No, frequent hair trims won't make your hair grow faster. But here's what does.

Most people are aware of how often they need a haircut and whether they seem to be getting them more frequently than others; but fewer people understand why that's the case or what's behind their rate of hair growth. Lacking such knowledge has caused some to buy into popular myths such as the one that recommends trimming one's hair to stimulate faster hair growth.

It won't, of course, as hair growth starts at the scalp, not the ends, and no number of haircuts can change that. But experts say it can be helpful to know which factors do determine how frequently you'll be seeing your barber or stylist.

Does fast hair growth mean good health?

Another myth to put to bed is that fast hair growth is always a sign of better health. It certainly can be since rapid hair growth can sometimes signify that the body has strong cell production for renewing and repairing, but it isn't always so.

Hair grows at an average rate of about half an inch per month (or six inches a year), but some outside factors can contribute to faster growing hair, and they aren't all positive. These include the use of anabolic steroids, taking testosterone or applying topical stimulants such as minoxidil (found in Rogaine) which is often used to treat male pattern baldness.

"Faster growing hair on the scalp can be a sign of something good, such as pregnancy, which usually causes a surge in estrogen," explains Shari Lipner, MD, an associate professor of clinical dermatology at the Weill Cornell Medical Center. "However," she notes, "a sudden sprouting of hair in other areas of the body may also be the sign of a dangerous condition, such as Cushing syndrome," − a syndrome caused by excess hormones, which can lead to high blood pressure, bone loss or Type 2 diabetes, per Mayo Clinic.

What causes hair to grow faster than normal?

Independent of conditions, treatments or performance-enhancing drugs, however, most people's hair grows at different speeds primarily due to heredity. "The rate of hair growth varies from person to person and is mainly influenced by genetics," explains Michelle Henry, MD, a board certified and Harvard trained dermatologist.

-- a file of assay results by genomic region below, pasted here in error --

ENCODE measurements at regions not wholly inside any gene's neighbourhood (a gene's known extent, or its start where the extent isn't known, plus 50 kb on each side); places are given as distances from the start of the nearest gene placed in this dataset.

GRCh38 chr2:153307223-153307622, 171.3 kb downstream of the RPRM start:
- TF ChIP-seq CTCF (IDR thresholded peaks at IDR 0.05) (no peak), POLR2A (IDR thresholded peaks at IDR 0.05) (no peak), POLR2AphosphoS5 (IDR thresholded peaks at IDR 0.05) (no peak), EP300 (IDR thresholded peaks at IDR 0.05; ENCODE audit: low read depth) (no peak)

This is the case because genes affect the production of hormones connected to hair follicle development, which can affect both hair growth rate and hair density. Research shows that the production of each hair follicle is divided into three stages: anagen (growth), catagen (transition), and telogen (rest). In the anagen phase, hair strands push through one's skin. In the catagen phase, hair stops growing and the follicle shrinks. In the telogen phase, hair falls out so the process can begin again. "The anagen phase of the process is the one most affected by genes," explains Angela Lamb, MD, a dermatologist at Mount Sinai in New York City. Genetics affect one's hair color and texture as well.

Hair growth rate can also fluctuate with age. "In general, hair grows fastest between 15 and 30 years old and then tends to slow down," says Lipner.

Does stress affect hair growth?

Another factor that can impact hair growth is chronic stress, per research published by the National Institutes of Health. Though such connections aren't well understood, it's known that stress increases one's cortisol levels − a hormone that can impact hair follicle development.

Other influences that can determine one's rate of hair growth include "hormonal changes, diet and overall health," says Henry. Foods packed with protein such as chicken breast, fish, greek yogurt and eggs, can help promote healthier hair because hair follicles are mostly made up of protein. Vitamins and minerals such as iron, vitamin A, vitamin B, vitamin E and vitamin D can also make a difference. "Additionally, some medications may also affect hair growth," she adds.

Many people want thicker hair. Here's how experts say you can get it.

This article originally appeared on USA TODAY: What causes hair to grow faster than normal?